The transport of light in materials is determined by the dispersion relation. For natural materials, this is determined by material properties such as the refractive index and can only be influenced to a limited extent.
Three-dimensional microstructuring on the scale of the wavelength of light, on the other hand, allows the dispersion relation to be tailored. In periodic structures such as photonic crystals, the resulting band structure can be calculated using methods of solid state physics.
We investigate the question how the transport properties change when disorder is introduced into structures. Disorder can occur randomly due to variations in the manufacturing process. However, this proportion is very small on the scales considered. Much more exciting is tailor-made disorder, which is programmed directly into the structures by a random number generator. We compare this random disorder with deviations that are generated due to mathematical consequences that produce certain correlations. Such deterministically aperiodic structures allow us to vary the type and strength of the disorder and thus better understand the influence of disorder.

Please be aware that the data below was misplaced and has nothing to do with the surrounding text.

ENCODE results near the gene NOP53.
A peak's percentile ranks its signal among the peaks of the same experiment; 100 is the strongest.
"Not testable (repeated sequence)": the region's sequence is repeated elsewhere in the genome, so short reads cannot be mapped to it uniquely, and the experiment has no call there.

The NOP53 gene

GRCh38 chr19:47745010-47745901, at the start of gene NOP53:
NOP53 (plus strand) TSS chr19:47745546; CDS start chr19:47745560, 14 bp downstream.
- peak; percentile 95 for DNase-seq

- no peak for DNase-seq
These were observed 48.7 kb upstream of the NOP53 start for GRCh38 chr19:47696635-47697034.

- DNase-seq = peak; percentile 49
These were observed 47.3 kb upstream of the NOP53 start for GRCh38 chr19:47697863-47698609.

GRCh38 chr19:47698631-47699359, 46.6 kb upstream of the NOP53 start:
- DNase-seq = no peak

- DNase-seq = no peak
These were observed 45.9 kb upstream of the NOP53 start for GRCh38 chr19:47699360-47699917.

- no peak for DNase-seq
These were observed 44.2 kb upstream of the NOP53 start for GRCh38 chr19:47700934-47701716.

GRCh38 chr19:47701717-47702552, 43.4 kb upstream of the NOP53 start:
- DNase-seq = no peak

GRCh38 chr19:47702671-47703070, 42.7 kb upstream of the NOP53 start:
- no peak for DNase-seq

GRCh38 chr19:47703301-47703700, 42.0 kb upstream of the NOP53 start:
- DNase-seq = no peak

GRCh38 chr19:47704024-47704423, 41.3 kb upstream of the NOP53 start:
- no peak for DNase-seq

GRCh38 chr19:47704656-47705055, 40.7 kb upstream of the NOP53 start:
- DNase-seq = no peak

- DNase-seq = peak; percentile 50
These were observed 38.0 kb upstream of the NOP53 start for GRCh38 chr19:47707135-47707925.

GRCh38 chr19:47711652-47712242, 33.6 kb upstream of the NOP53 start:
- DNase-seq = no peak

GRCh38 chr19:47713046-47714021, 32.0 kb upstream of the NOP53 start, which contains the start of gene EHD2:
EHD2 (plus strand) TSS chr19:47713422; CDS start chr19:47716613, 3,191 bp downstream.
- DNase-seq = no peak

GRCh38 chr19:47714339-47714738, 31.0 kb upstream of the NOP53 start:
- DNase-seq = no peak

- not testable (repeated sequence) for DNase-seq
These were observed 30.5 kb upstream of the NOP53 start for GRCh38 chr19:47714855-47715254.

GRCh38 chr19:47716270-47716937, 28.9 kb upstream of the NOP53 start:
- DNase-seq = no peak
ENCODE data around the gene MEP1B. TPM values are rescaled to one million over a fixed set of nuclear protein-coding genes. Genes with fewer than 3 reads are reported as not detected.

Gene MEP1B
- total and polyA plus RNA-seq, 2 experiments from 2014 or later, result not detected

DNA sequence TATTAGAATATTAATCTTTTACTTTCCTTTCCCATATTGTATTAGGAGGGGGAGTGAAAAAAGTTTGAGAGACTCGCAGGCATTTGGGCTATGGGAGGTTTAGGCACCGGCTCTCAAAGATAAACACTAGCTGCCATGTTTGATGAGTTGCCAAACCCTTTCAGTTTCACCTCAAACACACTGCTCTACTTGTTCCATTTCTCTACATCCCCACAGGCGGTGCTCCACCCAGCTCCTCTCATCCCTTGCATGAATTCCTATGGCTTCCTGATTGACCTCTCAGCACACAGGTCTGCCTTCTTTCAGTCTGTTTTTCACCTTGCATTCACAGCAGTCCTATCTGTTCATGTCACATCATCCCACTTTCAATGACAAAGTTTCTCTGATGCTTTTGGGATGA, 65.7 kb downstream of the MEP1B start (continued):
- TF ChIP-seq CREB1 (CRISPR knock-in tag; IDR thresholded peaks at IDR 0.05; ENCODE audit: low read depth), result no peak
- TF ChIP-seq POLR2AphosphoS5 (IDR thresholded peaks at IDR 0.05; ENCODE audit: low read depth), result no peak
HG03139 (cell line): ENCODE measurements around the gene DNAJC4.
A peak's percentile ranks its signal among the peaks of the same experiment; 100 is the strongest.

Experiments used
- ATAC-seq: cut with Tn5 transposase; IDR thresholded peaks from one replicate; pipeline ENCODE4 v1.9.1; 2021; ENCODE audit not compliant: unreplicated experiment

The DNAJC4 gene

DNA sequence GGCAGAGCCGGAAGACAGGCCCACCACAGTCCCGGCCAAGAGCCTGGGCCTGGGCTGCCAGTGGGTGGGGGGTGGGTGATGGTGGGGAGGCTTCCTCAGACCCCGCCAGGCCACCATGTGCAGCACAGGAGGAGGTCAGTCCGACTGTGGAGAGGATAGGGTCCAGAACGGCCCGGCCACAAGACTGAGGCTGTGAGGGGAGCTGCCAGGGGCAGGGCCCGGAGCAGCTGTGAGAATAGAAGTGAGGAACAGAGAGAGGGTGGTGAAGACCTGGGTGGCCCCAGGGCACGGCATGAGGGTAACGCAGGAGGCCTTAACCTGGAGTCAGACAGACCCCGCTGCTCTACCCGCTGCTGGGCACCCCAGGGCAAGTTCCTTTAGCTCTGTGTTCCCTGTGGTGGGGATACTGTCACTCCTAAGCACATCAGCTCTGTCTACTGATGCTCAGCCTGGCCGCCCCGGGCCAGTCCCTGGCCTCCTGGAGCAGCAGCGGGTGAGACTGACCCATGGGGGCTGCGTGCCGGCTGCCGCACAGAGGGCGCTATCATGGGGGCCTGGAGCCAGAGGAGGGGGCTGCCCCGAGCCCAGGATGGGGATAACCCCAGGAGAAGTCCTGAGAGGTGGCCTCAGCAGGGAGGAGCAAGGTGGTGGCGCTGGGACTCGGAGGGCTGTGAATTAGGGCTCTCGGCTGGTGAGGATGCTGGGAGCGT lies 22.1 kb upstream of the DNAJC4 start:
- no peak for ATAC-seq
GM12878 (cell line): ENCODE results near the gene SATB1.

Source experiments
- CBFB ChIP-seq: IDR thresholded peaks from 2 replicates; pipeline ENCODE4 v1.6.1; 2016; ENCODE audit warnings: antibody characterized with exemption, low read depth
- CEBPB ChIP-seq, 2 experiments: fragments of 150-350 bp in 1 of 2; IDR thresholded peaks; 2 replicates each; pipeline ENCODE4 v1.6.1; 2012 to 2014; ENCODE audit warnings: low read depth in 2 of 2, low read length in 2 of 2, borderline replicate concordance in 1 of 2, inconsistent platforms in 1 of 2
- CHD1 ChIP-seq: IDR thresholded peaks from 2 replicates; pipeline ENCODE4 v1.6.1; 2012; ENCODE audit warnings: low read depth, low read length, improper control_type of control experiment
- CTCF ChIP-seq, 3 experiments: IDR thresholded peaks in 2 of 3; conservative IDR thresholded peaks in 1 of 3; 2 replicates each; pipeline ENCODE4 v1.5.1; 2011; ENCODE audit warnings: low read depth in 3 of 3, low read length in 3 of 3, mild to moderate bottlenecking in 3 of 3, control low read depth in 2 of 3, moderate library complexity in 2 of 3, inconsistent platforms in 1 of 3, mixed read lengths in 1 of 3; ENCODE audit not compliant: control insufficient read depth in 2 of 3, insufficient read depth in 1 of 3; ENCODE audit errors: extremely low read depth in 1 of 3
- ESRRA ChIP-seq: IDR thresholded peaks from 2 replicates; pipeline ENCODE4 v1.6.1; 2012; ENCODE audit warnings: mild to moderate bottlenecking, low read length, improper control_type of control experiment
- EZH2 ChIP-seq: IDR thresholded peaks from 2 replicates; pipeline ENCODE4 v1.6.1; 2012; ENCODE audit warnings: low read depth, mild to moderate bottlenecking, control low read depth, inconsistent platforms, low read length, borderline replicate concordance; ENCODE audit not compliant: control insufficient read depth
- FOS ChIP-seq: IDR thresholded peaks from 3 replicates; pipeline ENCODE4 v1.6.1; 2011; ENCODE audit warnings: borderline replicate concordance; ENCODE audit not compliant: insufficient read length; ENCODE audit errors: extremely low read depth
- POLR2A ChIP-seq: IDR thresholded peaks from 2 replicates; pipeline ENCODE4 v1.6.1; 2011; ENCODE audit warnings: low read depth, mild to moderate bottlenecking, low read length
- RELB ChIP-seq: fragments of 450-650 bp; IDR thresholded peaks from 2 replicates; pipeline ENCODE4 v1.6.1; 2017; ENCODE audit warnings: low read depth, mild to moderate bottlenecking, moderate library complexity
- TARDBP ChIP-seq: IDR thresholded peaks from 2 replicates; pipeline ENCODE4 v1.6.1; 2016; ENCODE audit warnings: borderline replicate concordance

This is also interesting for an understanding of the diverse coloration in nature, since nature can produce a great coloration with very little material diversity just by structuring. Here, tailor-made disorder plays an essential role.